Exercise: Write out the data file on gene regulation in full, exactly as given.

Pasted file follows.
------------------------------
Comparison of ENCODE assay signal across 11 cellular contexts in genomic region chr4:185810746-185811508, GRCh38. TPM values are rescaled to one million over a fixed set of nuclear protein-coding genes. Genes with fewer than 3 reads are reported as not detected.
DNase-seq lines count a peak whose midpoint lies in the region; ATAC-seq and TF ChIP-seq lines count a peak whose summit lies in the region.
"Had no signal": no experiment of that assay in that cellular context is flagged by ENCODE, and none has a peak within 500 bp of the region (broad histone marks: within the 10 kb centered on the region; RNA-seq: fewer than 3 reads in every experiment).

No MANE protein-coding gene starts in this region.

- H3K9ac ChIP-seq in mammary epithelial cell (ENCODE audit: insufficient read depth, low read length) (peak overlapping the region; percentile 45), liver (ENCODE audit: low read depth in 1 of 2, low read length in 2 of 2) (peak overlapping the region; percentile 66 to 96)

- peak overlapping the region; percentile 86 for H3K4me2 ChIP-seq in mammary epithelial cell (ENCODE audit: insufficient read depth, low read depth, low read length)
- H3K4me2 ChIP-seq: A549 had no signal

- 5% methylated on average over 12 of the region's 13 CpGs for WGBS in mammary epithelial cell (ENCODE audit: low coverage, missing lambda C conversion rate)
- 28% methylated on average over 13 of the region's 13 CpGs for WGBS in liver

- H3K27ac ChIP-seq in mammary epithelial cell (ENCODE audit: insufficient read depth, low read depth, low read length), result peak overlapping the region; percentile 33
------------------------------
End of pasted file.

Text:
Comparison of ENCODE assay signal across 11 cellular contexts in genomic region chr4:185810746-185811508, GRCh38. TPM values are rescaled to one million over a fixed set of nuclear protein-coding genes. Genes with fewer than 3 reads are reported as not detected.
DNase-seq lines count a peak whose midpoint lies in the region; ATAC-seq and TF ChIP-seq lines count a peak whose summit lies in the region.
"Had no signal": no experiment of that assay in that cellular context is flagged by ENCODE, and none has a peak within 500 bp of the region (broad histone marks: within the 10 kb centered on the region; RNA-seq: fewer than 3 reads in every experiment).

No MANE protein-coding gene starts in this region.

- H3K9ac ChIP-seq in mammary epithelial cell (ENCODE audit: insufficient read depth, low read length) (peak overlapping the region; percentile 45), liver (ENCODE audit: low read depth in 1 of 2, low read length in 2 of 2) (peak overlapping the region; percentile 66 to 96)

- peak overlapping the region; percentile 86 for H3K4me2 ChIP-seq in mammary epithelial cell (ENCODE audit: insufficient read depth, low read depth, low read length)
- H3K4me2 ChIP-seq: A549 had no signal

- 5% methylated on average over 12 of the region's 13 CpGs for WGBS in mammary epithelial cell (ENCODE audit: low coverage, missing lambda C conversion rate)
- 28% methylated on average over 13 of the region's 13 CpGs for WGBS in liver

- H3K27ac ChIP-seq in mammary epithelial cell (ENCODE audit: insufficient read depth, low read depth, low read length), result peak overlapping the region; percentile 33